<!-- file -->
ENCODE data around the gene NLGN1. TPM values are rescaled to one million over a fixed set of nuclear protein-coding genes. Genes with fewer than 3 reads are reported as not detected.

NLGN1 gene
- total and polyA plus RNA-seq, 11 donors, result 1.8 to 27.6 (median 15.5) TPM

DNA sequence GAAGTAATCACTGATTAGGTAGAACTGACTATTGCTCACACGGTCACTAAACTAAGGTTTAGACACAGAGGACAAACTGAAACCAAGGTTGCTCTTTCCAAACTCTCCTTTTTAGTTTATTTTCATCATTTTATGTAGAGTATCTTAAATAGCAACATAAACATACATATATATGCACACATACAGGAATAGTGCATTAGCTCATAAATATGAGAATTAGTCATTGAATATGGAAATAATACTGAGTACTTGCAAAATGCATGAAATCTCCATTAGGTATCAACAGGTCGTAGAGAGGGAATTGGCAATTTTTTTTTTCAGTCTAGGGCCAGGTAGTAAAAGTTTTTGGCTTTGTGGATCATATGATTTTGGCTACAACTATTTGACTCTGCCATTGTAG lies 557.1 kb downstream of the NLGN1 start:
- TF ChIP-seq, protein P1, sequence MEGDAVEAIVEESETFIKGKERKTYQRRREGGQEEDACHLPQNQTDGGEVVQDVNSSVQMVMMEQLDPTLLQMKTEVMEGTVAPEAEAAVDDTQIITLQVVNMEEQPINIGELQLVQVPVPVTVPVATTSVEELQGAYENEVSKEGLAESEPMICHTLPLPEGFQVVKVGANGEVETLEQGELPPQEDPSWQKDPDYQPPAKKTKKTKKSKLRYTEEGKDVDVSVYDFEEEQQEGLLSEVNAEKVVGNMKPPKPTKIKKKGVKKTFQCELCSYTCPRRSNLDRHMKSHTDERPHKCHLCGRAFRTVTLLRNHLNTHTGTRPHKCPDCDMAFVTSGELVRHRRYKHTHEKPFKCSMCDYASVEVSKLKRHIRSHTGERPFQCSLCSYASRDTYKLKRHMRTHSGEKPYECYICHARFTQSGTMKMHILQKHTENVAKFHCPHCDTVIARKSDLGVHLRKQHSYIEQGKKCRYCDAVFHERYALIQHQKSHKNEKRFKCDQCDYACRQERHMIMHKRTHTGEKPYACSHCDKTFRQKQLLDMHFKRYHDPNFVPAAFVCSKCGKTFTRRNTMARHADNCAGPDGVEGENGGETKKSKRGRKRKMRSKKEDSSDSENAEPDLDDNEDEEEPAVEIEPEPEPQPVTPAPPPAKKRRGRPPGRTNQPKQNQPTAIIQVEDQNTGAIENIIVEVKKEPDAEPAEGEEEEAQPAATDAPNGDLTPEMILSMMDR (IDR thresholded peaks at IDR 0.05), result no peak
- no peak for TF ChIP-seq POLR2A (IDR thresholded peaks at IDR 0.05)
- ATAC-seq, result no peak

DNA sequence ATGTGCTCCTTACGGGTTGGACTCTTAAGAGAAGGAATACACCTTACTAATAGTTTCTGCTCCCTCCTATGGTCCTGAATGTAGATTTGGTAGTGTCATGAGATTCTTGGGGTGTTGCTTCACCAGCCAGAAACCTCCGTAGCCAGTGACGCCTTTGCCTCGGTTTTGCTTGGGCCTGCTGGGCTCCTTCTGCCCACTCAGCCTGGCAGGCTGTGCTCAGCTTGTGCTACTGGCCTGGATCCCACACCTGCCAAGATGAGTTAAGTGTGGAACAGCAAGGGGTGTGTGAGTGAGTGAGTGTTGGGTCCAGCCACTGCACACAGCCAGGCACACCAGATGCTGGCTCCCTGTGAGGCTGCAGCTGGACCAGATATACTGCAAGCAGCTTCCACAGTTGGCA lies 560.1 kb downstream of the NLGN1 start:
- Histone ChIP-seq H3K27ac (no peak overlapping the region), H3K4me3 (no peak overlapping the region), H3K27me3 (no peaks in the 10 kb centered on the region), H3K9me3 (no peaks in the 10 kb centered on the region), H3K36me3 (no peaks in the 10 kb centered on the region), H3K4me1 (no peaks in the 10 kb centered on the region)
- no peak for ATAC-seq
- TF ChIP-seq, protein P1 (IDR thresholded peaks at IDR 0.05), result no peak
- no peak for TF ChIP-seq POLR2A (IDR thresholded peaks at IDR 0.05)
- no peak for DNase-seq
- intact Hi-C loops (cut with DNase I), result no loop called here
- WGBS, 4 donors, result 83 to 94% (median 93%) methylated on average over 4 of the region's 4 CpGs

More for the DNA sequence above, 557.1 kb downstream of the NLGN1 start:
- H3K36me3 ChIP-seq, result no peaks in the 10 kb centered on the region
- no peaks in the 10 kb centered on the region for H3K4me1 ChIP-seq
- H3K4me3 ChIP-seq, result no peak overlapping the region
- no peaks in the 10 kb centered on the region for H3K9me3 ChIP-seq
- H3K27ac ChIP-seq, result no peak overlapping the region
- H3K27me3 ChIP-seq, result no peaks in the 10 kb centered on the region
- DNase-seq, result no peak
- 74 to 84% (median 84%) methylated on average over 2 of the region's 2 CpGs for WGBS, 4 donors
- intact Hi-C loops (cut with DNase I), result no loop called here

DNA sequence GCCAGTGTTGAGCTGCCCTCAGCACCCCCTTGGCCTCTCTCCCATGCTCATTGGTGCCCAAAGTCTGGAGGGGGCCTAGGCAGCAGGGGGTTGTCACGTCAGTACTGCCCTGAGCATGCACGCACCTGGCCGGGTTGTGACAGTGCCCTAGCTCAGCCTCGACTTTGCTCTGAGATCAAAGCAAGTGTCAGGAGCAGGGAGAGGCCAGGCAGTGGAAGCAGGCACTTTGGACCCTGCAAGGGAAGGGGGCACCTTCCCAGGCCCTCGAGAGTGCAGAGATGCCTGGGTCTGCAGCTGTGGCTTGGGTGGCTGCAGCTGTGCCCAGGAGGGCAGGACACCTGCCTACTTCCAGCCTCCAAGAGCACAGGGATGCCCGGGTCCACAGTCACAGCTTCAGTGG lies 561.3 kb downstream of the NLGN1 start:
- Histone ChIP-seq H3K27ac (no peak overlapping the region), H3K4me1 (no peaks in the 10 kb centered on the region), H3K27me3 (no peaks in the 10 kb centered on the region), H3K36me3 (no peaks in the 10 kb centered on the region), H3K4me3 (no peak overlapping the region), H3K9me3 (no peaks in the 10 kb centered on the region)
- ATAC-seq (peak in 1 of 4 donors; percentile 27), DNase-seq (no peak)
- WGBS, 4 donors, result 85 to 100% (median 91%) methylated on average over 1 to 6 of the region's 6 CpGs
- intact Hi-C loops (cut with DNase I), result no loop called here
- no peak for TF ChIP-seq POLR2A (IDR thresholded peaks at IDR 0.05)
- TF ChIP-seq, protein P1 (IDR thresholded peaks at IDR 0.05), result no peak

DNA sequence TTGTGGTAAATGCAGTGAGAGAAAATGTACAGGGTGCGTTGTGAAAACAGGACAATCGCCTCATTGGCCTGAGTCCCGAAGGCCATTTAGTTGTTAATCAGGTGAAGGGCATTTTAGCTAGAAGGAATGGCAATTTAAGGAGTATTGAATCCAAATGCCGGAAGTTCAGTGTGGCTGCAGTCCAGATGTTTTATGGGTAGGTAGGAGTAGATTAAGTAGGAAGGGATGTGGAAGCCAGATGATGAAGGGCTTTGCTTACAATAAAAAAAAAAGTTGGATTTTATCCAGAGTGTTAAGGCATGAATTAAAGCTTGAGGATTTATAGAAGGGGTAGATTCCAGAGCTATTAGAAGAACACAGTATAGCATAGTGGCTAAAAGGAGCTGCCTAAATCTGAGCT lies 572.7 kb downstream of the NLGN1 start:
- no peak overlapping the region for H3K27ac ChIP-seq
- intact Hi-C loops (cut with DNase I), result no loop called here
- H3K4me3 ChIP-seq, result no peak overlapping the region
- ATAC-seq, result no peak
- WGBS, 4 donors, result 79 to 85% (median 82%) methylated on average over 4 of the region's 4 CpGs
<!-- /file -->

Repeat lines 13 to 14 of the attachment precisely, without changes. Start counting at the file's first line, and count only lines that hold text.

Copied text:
- no peak for DNase-seq
- intact Hi-C loops (cut with DNase I), result no loop called here